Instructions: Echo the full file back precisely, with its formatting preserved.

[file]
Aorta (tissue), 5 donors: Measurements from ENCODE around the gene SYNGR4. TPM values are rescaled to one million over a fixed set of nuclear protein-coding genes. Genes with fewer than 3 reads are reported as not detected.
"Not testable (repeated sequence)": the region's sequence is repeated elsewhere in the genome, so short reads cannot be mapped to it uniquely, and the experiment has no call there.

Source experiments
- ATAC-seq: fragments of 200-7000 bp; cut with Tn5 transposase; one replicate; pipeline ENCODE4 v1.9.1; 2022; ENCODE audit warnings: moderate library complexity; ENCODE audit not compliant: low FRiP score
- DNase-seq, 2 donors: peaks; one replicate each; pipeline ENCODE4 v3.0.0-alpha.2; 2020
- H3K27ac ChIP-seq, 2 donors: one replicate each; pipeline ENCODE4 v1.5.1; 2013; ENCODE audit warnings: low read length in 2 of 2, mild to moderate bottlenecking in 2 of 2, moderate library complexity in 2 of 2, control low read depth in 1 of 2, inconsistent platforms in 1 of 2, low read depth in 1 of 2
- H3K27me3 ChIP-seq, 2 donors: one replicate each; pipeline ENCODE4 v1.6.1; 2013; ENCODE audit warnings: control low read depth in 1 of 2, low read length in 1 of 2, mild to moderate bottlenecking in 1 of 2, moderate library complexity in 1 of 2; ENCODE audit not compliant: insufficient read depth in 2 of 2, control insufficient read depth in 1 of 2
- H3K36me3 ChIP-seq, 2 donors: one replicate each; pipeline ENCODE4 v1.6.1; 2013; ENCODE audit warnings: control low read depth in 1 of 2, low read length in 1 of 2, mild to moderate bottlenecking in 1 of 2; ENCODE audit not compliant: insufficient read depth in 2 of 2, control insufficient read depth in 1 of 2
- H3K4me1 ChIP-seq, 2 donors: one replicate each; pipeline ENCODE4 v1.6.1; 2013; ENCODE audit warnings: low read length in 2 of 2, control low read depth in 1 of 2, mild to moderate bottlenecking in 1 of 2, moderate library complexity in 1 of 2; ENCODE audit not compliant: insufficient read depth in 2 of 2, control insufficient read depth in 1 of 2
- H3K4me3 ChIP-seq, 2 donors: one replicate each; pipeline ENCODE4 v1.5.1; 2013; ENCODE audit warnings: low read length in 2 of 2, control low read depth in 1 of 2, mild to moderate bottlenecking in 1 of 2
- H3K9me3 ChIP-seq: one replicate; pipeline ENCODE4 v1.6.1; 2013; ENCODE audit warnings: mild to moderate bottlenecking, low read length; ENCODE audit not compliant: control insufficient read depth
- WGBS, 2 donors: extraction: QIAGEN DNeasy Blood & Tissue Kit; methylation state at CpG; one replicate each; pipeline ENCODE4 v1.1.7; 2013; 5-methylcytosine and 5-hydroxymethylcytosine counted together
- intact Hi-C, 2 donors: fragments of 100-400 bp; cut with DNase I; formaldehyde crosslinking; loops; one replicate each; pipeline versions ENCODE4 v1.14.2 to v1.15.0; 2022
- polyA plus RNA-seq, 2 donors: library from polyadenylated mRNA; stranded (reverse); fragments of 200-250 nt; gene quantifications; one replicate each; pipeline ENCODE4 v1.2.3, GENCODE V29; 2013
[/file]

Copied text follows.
Aorta (tissue), 5 donors: Measurements from ENCODE around the gene SYNGR4. TPM values are rescaled to one million over a fixed set of nuclear protein-coding genes. Genes with fewer than 3 reads are reported as not detected.
"Not testable (repeated sequence)": the region's sequence is repeated elsewhere in the genome, so short reads cannot be mapped to it uniquely, and the experiment has no call there.

Source experiments
- ATAC-seq: fragments of 200-7000 bp; cut with Tn5 transposase; one replicate; pipeline ENCODE4 v1.9.1; 2022; ENCODE audit warnings: moderate library complexity; ENCODE audit not compliant: low FRiP score
- DNase-seq, 2 donors: peaks; one replicate each; pipeline ENCODE4 v3.0.0-alpha.2; 2020
- H3K27ac ChIP-seq, 2 donors: one replicate each; pipeline ENCODE4 v1.5.1; 2013; ENCODE audit warnings: low read length in 2 of 2, mild to moderate bottlenecking in 2 of 2, moderate library complexity in 2 of 2, control low read depth in 1 of 2, inconsistent platforms in 1 of 2, low read depth in 1 of 2
- H3K27me3 ChIP-seq, 2 donors: one replicate each; pipeline ENCODE4 v1.6.1; 2013; ENCODE audit warnings: control low read depth in 1 of 2, low read length in 1 of 2, mild to moderate bottlenecking in 1 of 2, moderate library complexity in 1 of 2; ENCODE audit not compliant: insufficient read depth in 2 of 2, control insufficient read depth in 1 of 2
- H3K36me3 ChIP-seq, 2 donors: one replicate each; pipeline ENCODE4 v1.6.1; 2013; ENCODE audit warnings: control low read depth in 1 of 2, low read length in 1 of 2, mild to moderate bottlenecking in 1 of 2; ENCODE audit not compliant: insufficient read depth in 2 of 2, control insufficient read depth in 1 of 2
- H3K4me1 ChIP-seq, 2 donors: one replicate each; pipeline ENCODE4 v1.6.1; 2013; ENCODE audit warnings: low read length in 2 of 2, control low read depth in 1 of 2, mild to moderate bottlenecking in 1 of 2, moderate library complexity in 1 of 2; ENCODE audit not compliant: insufficient read depth in 2 of 2, control insufficient read depth in 1 of 2
- H3K4me3 ChIP-seq, 2 donors: one replicate each; pipeline ENCODE4 v1.5.1; 2013; ENCODE audit warnings: low read length in 2 of 2, control low read depth in 1 of 2, mild to moderate bottlenecking in 1 of 2
- H3K9me3 ChIP-seq: one replicate; pipeline ENCODE4 v1.6.1; 2013; ENCODE audit warnings: mild to moderate bottlenecking, low read length; ENCODE audit not compliant: control insufficient read depth
- WGBS, 2 donors: extraction: QIAGEN DNeasy Blood & Tissue Kit; methylation state at CpG; one replicate each; pipeline ENCODE4 v1.1.7; 2013; 5-methylcytosine and 5-hydroxymethylcytosine counted together
- intact Hi-C, 2 donors: fragments of 100-400 bp; cut with DNase I; formaldehyde crosslinking; loops; one replicate each; pipeline versions ENCODE4 v1.14.2 to v1.15.0; 2022
- polyA plus RNA-seq, 2 donors: library from polyadenylated mRNA; stranded (reverse); fragments of 200-250 nt; gene quantifications; one replicate each; pipeline ENCODE4 v1.2.3, GENCODE V29; 2013